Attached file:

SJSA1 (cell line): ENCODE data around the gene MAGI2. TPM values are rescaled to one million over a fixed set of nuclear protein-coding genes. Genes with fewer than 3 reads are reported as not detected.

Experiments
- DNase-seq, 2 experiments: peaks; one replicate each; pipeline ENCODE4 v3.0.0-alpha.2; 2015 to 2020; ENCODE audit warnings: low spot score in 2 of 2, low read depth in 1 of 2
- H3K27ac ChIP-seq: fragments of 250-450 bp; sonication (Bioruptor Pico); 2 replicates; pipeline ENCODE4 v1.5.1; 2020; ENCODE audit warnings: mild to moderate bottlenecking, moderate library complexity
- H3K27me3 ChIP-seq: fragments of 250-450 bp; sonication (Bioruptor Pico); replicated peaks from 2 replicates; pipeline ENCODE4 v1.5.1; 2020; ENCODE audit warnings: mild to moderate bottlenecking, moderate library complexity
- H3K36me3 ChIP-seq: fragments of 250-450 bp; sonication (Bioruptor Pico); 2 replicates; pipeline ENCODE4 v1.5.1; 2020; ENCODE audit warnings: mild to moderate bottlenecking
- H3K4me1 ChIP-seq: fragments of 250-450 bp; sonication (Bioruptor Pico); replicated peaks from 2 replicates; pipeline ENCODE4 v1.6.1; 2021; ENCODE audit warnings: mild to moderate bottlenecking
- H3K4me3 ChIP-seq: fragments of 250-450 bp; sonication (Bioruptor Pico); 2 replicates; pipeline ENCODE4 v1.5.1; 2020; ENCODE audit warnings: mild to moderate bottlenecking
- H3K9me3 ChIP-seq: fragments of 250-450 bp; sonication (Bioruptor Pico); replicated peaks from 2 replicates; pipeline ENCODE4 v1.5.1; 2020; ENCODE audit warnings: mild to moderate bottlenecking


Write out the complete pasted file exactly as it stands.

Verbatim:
SJSA1 (cell line): ENCODE data around the gene MAGI2. TPM values are rescaled to one million over a fixed set of nuclear protein-coding genes. Genes with fewer than 3 reads are reported as not detected.

Experiments
- DNase-seq, 2 experiments: peaks; one replicate each; pipeline ENCODE4 v3.0.0-alpha.2; 2015 to 2020; ENCODE audit warnings: low spot score in 2 of 2, low read depth in 1 of 2
- H3K27ac ChIP-seq: fragments of 250-450 bp; sonication (Bioruptor Pico); 2 replicates; pipeline ENCODE4 v1.5.1; 2020; ENCODE audit warnings: mild to moderate bottlenecking, moderate library complexity
- H3K27me3 ChIP-seq: fragments of 250-450 bp; sonication (Bioruptor Pico); replicated peaks from 2 replicates; pipeline ENCODE4 v1.5.1; 2020; ENCODE audit warnings: mild to moderate bottlenecking, moderate library complexity
- H3K36me3 ChIP-seq: fragments of 250-450 bp; sonication (Bioruptor Pico); 2 replicates; pipeline ENCODE4 v1.5.1; 2020; ENCODE audit warnings: mild to moderate bottlenecking
- H3K4me1 ChIP-seq: fragments of 250-450 bp; sonication (Bioruptor Pico); replicated peaks from 2 replicates; pipeline ENCODE4 v1.6.1; 2021; ENCODE audit warnings: mild to moderate bottlenecking
- H3K4me3 ChIP-seq: fragments of 250-450 bp; sonication (Bioruptor Pico); 2 replicates; pipeline ENCODE4 v1.5.1; 2020; ENCODE audit warnings: mild to moderate bottlenecking
- H3K9me3 ChIP-seq: fragments of 250-450 bp; sonication (Bioruptor Pico); replicated peaks from 2 replicates; pipeline ENCODE4 v1.5.1; 2020; ENCODE audit warnings: mild to moderate bottlenecking